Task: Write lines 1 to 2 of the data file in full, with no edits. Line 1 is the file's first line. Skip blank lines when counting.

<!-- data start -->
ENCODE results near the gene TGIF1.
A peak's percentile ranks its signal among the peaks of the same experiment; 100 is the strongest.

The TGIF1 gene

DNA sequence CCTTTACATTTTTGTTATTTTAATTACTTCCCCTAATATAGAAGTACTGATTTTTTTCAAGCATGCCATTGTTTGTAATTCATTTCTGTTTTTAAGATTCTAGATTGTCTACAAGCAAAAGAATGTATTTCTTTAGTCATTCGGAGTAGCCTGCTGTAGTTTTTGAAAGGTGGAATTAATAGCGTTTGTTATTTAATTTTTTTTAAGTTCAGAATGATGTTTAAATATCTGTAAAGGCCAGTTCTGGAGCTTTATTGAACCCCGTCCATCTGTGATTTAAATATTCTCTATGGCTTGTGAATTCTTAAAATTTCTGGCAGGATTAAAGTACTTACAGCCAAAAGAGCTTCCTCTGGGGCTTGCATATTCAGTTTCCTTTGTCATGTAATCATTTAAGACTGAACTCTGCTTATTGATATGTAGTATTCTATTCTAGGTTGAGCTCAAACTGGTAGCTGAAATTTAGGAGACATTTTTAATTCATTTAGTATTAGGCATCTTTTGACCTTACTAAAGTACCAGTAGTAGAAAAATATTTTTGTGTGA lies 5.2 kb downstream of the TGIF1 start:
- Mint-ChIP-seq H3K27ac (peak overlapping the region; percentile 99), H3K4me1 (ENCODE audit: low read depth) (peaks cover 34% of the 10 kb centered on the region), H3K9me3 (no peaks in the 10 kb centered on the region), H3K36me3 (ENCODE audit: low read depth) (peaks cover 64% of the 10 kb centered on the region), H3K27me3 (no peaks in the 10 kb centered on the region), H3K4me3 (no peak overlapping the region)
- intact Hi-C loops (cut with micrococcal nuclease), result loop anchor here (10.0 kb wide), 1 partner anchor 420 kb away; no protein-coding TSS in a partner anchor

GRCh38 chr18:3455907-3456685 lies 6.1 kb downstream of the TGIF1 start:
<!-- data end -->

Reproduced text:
ENCODE results near the gene TGIF1.
A peak's percentile ranks its signal among the peaks of the same experiment; 100 is the strongest.